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Posted on Wednesday, September 05, 2012

Treating Otosclerosis

Two doctors discuss otosclerosis treatments.

Otosclerosis is a mysterious condition in which the formation of bone, usually within the middle ear, impedes hearing and causes hearing loss. Although it is not known why this abnormal bone growth occurs, there are factors like pregnancy, virus, and genetics thought to contribute to its likelihood. Treatment and surgeries for otosclerosis varies and can depend on the severity of the condition and other underlying problems.

TREATMENT

Treatment for hearing loss resulting from otosclerosis is contingent, in part, upon the length and severity of the condition.

Medicine—sodium fluoride in conjunction with vitamin D is sometimes prescribed by a doctor to help slow the loss of hearing. There is some debate on the effectiveness of this treatment. Often a fluoride treatment will be given in conjunction with another treatment, a hearing aid or as after surgery care instructions.
Hormone Inhibition--A less known preventative treatment is to regulate female hormones thought to play a part in the worsening of this condition.
Hearing aids—Although hearing aids cannot cure otosclerosis, they can help treat the largest symptom--hearing loss. There are many options today for improving hearing with hearing aids. Technology can help correct hearing loss due to otosclerosis, and may even provide the least invasive and risky solution.

SURGERY

Surgical treatments for otosclerosis have been around for over a hundred years. Originally the limited knowledge of middle ear functions meant that often these surgeries developed complications or were not successful at all. A wealth of new information, advanced equipment, and medical techniques now mean that 9 out of 10 people who undergo surgery for otosclerosis obtain a successful return of hearing. Note: Not all patients are candidates for surgery. People with Meniere's disease or who still retain enough of an air-bone gap are not typically operated upon.

Without treatment otosclerosis does get worse. Complete deafness, nerve damage, and dizziness can result.

Total Stapedectomy--Total removal of the stapes bone and insertion of a micro prosthesis. Total stapedectomy surgery requires removal of all of the nonfunctioning stapes bones (small bone in the middle ear) and replacing it with a prosthetic device that allows sound to be transferred into the inner ear.

Partial Stapedectomy--This procedure removes only the inhibited portion of the footplate and reconstructs it or replaces it with a prosthesis. According to the Journal of the American Medical Association, "This technique has given excellent long-term results in a large number of patients. In over 90% of the cases reported the air-bone gap has closed to within 10 decibels, and in 65% of the cases, the air-bone gap was overclosed.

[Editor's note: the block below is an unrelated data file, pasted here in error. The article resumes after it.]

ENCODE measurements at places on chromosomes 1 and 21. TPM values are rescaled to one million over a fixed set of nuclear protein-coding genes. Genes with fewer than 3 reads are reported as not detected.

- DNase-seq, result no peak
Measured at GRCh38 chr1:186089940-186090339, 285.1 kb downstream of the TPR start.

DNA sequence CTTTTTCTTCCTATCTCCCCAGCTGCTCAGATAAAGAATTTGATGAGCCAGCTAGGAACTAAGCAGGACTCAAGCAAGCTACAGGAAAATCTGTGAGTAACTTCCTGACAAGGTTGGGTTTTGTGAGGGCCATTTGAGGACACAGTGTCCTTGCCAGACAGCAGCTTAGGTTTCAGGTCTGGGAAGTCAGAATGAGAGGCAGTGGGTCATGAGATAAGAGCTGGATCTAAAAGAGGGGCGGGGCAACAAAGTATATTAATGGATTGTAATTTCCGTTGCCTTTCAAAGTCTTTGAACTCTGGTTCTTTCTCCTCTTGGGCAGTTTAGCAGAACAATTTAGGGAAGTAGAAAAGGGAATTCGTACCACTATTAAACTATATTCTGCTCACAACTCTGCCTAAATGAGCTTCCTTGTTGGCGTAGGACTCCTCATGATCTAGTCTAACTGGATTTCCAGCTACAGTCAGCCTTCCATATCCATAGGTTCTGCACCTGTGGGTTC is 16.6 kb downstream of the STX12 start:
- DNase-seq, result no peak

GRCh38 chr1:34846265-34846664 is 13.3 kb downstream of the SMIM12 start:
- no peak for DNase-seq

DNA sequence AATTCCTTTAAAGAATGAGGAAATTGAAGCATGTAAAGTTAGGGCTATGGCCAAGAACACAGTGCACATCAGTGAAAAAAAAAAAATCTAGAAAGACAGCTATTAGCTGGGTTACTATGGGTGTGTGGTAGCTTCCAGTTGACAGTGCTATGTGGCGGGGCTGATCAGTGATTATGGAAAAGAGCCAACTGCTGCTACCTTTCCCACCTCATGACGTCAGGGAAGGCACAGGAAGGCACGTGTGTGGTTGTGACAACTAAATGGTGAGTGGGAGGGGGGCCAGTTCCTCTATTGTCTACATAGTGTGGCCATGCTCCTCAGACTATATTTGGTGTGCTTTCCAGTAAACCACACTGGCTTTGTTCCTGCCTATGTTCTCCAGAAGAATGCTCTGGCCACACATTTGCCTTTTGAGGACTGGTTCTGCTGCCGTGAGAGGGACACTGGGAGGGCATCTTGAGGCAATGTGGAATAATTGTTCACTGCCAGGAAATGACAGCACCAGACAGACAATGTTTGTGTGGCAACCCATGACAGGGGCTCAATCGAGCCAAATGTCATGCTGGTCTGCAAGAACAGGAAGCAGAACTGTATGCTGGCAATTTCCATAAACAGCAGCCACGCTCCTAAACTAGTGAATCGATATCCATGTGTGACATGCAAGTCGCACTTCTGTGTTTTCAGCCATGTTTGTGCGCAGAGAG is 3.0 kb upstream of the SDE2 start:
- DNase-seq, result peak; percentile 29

Stapedotomy— creating a small hole in the fixed stapes and inserting a min prosthesis. This surgery can be done on an out-patient basis and has a high success rate. Stapedectomy can deliver back a portion of hearing, but cannot be used for people who have sensorineural hearing loss.

In comparison of the three surgeries that are among top treatments for otosclerosis, the University Hospital of Sweden found, "Our results show that in the short-term perspective partial or total stapedectomy can still compete for better hearing results even at higher frequencies, but stapedotomy seems to yield more stable hearing results over time and should therefore be considered as the method of choice."

It should be noted by patients undergoing surgery that, as with any surgical treatments, there could be complications, such as dizziness or vertigo, and after care needs to be carefully followed. Also surgery in and of itself is not always the final answer. Treatments for otosclerosis can also be combined, as is the case with people who are given fluoride treatments after surgery and those who combine surgery with a hearing aid. If you have hearing loss, don't delay in seeking help. Not only can hearing loss can be a symptom of an underlying problem, but untreated hearing loss results in greater mental and physical health risks.

If you'd like to learn more, see your hearing health provider. If you need help finding a hearing health provider click HERE to be connected with the largest network of trusted hearing health professionals in the nation!

References
Persson P, Harder H, Magnuson B. Department of Otorhinolaryngology, Linköping University Hospital, Sweden. taken on, April 10, 2012 http://www.ncbi.nlm.nih.gov/pubmed/9039488

National Center for Biotechnology Information, PubMed Health, taken on April 7, 2012 http://www.ncbi.nlm.nih.gov/pubmedhealth/PMH0002031/

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